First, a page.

Watchdog Journalism

19 Mar

“Journalists must serve as an independent monitor of power.”

The role of a journalist as a watchdog is, I think the single most important role we play. This nation was founded on government suspicion and fear of abusive power. We fought for a free country, and to be a free, self-governing people. I don’t think it’s a coincidence that in the very first right listed in the bill of rights, it mentions the people’s right to a freedom of the press. Journalism, and a free press is the driving force behind our democratic-republic. It is a force against corruption, and a protector of our free, self-governing society. We have a duty to uphold the constitution, and encourage honesty and transparency in our government.

I stumbled upon a rather brilliant website, that many of you may have seen before. It’s the Nieman Foundation for Journalism at Harvard’s website. They have hundreds of articles on the importance of journalism, and what we as journalists must do to fulfill our watchdog role. This one’s from 1998, but I find it’s still very relevant.

Click Here to read it.

I really like this article because it talks about, first, the importance of watchdog journalism, but also the way we as journalists should conduct ourselves. It ties in really well with chapter 10.  I don’t know if I’ve stressed how important I think watchdog journalism…or not…just to be clear…I find it VERY important. However, that doesn’t mean that we should lose sight of who we are as journalists, nor does it give us the right to trample on other people’s lives. We have an important role, we are an important part of this country, as because of that, I think we should show dignity and pride in ourselves and our work. We aren’t paparazzi. We aren’t criminals. I believe there are ways to do investigative reporting that are A: legal, and B: dignified.

The article says,

“…we should have the strength of our own convictions to disassociate ourselves wherever we can from crude, discourteous behavior whether by packs of elbowing news people lying in wait for Monica Lewinsky, or by shouting, snarling participants in a television encounter posing as news commentators.”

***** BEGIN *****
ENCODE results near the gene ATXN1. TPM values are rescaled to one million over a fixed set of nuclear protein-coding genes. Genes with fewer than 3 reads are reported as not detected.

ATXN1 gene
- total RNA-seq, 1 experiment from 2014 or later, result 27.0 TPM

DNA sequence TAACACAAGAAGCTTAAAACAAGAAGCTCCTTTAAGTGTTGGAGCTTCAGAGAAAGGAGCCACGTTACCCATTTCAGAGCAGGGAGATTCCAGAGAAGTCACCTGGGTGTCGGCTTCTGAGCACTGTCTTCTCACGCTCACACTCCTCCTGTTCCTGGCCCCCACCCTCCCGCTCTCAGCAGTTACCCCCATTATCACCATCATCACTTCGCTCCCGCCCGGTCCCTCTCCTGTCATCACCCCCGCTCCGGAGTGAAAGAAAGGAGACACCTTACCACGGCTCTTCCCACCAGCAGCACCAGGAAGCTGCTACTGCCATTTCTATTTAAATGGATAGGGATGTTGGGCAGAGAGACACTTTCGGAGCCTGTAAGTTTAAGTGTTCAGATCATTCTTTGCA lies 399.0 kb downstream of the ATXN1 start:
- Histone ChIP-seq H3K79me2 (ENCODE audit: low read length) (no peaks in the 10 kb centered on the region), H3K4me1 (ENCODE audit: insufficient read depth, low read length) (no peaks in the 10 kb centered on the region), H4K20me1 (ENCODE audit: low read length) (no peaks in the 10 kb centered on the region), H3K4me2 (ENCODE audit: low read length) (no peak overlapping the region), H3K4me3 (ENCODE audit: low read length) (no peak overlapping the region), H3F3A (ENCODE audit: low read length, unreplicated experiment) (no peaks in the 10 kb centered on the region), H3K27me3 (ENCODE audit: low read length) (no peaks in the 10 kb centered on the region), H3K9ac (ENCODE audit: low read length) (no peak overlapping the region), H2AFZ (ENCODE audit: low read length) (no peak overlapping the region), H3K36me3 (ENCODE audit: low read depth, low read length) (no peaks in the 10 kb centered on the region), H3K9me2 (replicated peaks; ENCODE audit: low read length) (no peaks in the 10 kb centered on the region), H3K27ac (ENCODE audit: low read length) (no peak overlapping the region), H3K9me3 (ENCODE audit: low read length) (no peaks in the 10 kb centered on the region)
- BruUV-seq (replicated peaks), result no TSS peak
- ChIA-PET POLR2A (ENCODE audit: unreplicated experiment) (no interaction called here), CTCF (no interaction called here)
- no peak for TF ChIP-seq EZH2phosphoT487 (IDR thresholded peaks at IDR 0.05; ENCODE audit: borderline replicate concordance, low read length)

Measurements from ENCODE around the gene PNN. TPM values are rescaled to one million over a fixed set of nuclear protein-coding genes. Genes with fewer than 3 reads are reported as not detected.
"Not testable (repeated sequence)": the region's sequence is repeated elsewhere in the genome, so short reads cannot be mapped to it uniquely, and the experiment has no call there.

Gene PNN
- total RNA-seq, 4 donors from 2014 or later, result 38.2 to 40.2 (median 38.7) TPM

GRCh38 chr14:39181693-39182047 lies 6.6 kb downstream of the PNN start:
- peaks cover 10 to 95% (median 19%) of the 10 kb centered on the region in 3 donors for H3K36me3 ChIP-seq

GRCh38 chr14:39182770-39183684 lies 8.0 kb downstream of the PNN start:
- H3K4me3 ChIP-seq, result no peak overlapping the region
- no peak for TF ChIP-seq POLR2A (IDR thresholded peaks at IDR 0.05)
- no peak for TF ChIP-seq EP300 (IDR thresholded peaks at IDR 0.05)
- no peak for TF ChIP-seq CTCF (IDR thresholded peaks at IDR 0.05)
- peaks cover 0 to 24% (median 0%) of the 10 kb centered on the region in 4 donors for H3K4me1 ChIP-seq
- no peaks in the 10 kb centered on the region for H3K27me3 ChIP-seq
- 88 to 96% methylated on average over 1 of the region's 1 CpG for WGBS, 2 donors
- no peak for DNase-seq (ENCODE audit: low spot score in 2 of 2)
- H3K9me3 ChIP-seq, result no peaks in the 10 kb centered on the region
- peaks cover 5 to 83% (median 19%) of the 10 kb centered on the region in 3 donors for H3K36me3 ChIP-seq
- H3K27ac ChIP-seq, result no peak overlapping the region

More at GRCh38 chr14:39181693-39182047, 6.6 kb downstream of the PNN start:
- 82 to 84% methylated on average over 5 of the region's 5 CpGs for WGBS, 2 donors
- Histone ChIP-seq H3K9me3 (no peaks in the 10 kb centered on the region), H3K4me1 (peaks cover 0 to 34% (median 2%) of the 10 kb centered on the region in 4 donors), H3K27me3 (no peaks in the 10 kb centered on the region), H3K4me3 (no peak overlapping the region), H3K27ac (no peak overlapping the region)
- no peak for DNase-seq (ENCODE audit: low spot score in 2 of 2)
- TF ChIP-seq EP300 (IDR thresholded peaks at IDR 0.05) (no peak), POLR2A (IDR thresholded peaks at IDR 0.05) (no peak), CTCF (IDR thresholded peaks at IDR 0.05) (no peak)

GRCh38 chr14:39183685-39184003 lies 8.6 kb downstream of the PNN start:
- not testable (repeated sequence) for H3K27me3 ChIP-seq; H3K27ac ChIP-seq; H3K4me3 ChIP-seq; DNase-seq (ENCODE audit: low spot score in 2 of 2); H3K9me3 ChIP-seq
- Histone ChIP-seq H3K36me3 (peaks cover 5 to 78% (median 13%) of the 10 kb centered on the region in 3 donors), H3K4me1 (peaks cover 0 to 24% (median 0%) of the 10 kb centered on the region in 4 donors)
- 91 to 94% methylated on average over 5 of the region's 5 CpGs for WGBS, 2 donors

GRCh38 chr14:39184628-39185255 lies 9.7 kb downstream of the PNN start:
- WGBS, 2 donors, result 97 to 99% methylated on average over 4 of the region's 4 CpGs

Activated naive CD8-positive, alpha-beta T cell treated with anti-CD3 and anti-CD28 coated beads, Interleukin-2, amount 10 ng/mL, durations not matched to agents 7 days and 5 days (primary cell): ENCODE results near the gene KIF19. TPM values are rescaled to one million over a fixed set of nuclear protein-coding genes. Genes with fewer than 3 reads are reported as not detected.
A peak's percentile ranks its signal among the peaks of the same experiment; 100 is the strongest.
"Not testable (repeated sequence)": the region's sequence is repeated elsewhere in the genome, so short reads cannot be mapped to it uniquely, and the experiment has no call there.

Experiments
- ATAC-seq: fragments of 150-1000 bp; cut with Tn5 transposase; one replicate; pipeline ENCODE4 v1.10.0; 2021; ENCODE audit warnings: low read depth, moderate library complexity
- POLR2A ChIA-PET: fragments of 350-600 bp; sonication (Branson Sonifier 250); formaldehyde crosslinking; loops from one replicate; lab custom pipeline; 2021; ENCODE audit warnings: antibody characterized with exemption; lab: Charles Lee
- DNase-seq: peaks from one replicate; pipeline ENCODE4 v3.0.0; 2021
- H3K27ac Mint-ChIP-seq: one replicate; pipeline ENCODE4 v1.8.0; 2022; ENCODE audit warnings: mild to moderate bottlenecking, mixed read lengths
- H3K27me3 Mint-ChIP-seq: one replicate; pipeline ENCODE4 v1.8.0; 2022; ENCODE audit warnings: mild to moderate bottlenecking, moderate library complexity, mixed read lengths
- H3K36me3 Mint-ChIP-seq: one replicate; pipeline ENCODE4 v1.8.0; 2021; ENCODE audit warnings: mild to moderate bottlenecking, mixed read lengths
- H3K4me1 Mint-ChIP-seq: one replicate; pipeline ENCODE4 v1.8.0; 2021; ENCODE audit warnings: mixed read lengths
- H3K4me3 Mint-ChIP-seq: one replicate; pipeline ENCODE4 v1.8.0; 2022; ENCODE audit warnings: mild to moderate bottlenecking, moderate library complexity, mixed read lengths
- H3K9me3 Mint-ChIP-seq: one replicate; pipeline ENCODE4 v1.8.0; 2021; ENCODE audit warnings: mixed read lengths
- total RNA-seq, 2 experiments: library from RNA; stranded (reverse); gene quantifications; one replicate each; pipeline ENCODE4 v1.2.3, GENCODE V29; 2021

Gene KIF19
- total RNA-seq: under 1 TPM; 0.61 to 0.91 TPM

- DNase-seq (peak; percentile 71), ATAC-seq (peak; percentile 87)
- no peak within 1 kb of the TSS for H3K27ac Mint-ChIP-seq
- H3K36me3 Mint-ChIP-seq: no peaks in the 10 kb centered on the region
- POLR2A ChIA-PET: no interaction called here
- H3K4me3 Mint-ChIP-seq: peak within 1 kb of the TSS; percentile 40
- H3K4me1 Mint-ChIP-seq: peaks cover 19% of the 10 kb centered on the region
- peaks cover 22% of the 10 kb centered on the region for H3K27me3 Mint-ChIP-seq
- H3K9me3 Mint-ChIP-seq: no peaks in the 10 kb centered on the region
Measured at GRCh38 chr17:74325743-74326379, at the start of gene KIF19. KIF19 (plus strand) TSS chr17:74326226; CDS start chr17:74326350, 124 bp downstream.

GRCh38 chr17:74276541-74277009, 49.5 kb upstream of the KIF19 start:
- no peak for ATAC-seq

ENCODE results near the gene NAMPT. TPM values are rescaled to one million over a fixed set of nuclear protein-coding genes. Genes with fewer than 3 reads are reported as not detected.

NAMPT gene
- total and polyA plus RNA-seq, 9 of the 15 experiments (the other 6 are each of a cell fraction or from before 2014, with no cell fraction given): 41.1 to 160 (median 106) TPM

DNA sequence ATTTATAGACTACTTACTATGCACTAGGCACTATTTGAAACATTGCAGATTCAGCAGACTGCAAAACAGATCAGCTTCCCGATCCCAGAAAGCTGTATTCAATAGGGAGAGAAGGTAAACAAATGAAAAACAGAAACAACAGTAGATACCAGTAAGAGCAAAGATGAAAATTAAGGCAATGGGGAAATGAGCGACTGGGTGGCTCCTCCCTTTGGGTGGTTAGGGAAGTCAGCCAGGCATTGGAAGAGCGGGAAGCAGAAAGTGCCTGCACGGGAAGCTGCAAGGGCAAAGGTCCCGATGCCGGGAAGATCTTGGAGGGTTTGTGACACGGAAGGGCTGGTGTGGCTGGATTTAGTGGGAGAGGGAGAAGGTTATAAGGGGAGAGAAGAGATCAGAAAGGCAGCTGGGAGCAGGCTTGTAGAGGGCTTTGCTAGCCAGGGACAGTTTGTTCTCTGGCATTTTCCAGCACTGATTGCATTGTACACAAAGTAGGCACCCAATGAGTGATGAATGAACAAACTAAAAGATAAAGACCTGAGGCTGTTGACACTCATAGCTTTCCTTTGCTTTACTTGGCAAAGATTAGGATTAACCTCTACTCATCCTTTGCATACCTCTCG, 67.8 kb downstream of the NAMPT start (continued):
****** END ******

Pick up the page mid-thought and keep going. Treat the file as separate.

Being a watchdog isn’t “gotcha” journalism, or getting the most sensational news at any cost. It’s getting the truth. It’s making sure the government is telling us the whole truth. It’s raising questions were questions should be raised, and it’s having the courage to tell the story even when it may upset your advertisers, or embarrass the government.

I thought this was kind of a cool report done by a reporter named Mike Mason. It’s about the Son of Sam, or David Berkowitz (a famous serial killer from the 70s, for those of you who may not be familiar). He talked to some of the Berkowitz’s supposed victims…people that Berkowitz himself had admitted to shooting, and a few of them are convinced that Berkowtiz wasn’t actually the man who shot them. Berkowitz himself even admitted later that he had accomplices.


Now, I’m not sure whether this guy broke the story…or what the deal is, but I do know that the Berkowitz case was reopened…and remained open until at least 2004. Clearly, it’s a good thing that Berkowtiz is behind bars…but if he wan’t the only one responsible for the murder of 6 people…shouldn’t that be looked at? Being a watchdog isn’t just about exposing corruption in the government, that’s a big part, but it’s about finding the truth and asking hard questions like, “Could the police have overlooked something?” , or “Could they have intentionally ignored evidence and rushed to the conclusion that Berkowitz was the only killer?” It’s our responsibility to ask those hard questions.

The last article I wanted to talk about is another one from the Nieman Foundation. This one talks about something that I feel very passionately about…the decline of watchdog journalism.

Click Here for the article.

I’ve become very critical of the news in recent years because the cheap and easy news that comes from PR firms and publicists is usually not…well…news, in the strictest sense. I’m sorry, but stories about Lindsay Lohan’s latest addiction are not news. A two minute piece on how good orange juice is for you, while flashing Tropicana’s logo…is NOT news. I understand that there are limited resources in the industry, and we are all restricted by time…but when the integrity of news stories starts to decline, so will the integrity of the government.

I think I have sufficiently expressed how strongly I feel about the importance of watchdog journalism. We have to put truth back into journalism, you guys. Rumors about Kim Kardashian and an ad disguised as a news story are just not going to cut it. People may argue that that’s what the public wants–but I tend to take journalism a little more seriously. Why should we pander to the viewers need for entertainment, or the advertisers want for money when we know how important it is to be a watchdog? Answer: we shouldn’t. Seek out the truth, and give the people what they need to be self-governing. Let them watch TMZ for the other…”news”.

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